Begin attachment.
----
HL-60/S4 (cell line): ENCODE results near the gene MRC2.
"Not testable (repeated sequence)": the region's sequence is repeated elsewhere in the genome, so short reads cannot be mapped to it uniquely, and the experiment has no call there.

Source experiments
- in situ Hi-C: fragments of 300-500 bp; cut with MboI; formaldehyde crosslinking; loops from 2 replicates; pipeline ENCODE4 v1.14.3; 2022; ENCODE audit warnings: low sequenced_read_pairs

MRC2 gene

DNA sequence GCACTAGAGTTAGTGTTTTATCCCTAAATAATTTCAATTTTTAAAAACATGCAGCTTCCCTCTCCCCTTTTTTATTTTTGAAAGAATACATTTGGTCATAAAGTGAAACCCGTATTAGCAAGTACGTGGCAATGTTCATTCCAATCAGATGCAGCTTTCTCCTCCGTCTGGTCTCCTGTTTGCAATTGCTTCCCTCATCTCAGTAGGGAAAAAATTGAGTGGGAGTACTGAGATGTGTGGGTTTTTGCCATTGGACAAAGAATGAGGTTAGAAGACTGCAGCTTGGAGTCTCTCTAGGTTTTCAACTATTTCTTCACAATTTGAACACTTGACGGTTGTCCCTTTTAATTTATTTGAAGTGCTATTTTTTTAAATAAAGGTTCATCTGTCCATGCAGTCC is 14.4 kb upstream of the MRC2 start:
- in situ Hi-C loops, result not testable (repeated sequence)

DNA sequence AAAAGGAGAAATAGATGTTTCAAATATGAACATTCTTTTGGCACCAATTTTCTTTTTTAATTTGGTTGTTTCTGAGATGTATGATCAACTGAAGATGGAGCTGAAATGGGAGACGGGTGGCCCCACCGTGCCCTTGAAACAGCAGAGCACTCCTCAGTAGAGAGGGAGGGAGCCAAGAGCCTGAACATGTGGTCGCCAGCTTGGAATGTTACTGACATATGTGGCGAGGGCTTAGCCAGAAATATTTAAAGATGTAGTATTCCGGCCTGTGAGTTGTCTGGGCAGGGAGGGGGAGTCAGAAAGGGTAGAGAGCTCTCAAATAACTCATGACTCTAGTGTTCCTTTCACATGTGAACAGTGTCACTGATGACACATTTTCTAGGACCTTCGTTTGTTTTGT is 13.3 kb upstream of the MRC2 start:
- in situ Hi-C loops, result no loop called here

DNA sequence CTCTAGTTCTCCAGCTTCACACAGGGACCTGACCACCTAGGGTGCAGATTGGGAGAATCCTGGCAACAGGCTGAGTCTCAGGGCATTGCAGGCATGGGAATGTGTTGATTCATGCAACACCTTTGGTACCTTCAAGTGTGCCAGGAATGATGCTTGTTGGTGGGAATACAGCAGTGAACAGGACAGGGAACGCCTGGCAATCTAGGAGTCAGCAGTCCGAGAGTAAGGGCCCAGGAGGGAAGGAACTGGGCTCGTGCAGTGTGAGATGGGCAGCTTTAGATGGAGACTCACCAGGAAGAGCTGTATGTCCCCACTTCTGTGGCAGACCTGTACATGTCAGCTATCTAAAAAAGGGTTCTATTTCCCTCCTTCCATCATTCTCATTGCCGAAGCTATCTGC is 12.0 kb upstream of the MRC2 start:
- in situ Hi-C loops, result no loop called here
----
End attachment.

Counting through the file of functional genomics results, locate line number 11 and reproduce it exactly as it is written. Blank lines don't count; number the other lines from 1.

- in situ Hi-C loops, result no loop called here